The London Naval Conference: A Prelude to Pearl Harbor

October 03, 2017

Looking at the attack on Pearl Harbor, it’s tempting to say that the catalyst was the trade embargo placed on the Japan by the United States and other Allied nations. The problem with simplifying it down to that one event, however, is that it ignores the years of back and forth between Japan and the United States.

The Pearl Harbor attack wasn’t a spontaneous maneuver by the Japanese, done out of sheer anger and recklessness. Planning took months, well before the announcement of an embargo. In fact, the tension between Japan and not just the United States but also China and other nations including the United Kingdom and France dates back to the 1920s – specifically to a meeting that took place in Geneva in 1927.

During the meeting, Great Britain and the United States became bogged down trying to determine an acceptable total tonnage limit on naval cruisers. This was to be a figure that would prevent any world power having a naval force far larger than it would ever need. Though the two nations left the conference without an answer, in 1930, they met up again, this time with Japan, France, and Italy joining in.

The London Naval Conference of 1930

US delegates en route to the London Naval Conference 1930

With threat of an arms race looming, the urgent need to come to an agreement was felt by all, but that also meant there was little time for thorough negotiations, and at least one nation would be left displeased with what they were forced to agree to.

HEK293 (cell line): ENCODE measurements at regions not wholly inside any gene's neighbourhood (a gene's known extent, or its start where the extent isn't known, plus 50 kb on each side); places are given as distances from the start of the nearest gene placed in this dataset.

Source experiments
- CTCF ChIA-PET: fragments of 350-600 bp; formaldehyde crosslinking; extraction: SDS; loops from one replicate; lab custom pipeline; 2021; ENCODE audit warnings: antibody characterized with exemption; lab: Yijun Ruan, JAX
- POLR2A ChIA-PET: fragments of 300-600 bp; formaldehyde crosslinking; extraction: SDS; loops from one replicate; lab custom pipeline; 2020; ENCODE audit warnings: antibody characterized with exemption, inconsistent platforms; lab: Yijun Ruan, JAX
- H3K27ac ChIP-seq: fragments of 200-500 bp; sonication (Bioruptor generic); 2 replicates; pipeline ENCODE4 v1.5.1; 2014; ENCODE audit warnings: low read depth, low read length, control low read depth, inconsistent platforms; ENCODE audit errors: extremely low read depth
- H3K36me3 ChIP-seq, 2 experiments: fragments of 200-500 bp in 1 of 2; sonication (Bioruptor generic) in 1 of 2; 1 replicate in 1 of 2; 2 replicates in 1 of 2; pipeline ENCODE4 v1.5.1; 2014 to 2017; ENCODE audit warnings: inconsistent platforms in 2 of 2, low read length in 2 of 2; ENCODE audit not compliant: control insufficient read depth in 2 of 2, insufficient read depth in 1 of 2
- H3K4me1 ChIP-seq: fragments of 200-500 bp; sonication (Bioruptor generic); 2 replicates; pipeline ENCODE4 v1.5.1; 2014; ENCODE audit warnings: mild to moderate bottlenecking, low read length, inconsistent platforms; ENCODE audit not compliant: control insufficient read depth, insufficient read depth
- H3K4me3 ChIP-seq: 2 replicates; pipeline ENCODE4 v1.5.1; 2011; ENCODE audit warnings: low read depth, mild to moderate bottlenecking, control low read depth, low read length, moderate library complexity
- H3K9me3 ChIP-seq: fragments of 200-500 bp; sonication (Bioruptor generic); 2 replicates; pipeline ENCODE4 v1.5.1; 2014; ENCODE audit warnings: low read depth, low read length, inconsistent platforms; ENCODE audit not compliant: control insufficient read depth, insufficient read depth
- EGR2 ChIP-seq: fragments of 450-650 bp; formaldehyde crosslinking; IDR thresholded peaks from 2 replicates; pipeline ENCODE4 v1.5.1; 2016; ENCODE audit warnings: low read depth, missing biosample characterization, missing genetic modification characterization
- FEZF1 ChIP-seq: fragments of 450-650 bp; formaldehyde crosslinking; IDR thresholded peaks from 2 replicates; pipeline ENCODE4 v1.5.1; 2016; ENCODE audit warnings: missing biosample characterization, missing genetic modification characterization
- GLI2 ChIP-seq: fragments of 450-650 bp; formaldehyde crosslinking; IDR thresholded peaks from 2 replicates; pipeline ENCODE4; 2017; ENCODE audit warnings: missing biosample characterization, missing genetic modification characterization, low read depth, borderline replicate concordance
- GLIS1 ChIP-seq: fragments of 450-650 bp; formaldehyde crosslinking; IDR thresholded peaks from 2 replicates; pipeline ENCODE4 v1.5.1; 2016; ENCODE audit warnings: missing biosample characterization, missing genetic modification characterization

Eventually, a deal was reached where Britain, the United States, and Japan would be locked in a ratio of 5:5:3 for capital ships, meaning for every five ships that the United States and the UK had, Japan was allowed to have only three.

Already belligerent and causing friction with the United States, Japan spoke up, unhappy with the deal. Though the relationship between the Americans and the Japanese was already tense, the agreement wound up making things even worse. Japan became increasingly vocal about its displeasure with the ratio, especially considering that before the conference, it started building 12 new vessels.

The United States was initially opposed to allowing a larger ratio that would give Japan the opportunity to increase its fleet size, but it eventually conceded and the ratio was raised from 5:5:3 to 10:10:7. The treaty signed at the London Naval Conference lasted until 1936, and when the nations gathered once again in London to renegotiate terms, one key player was missing. After getting what it wanted at the 1930 conference, Japan refused to participate in 1935 for the negotiation of future terms.

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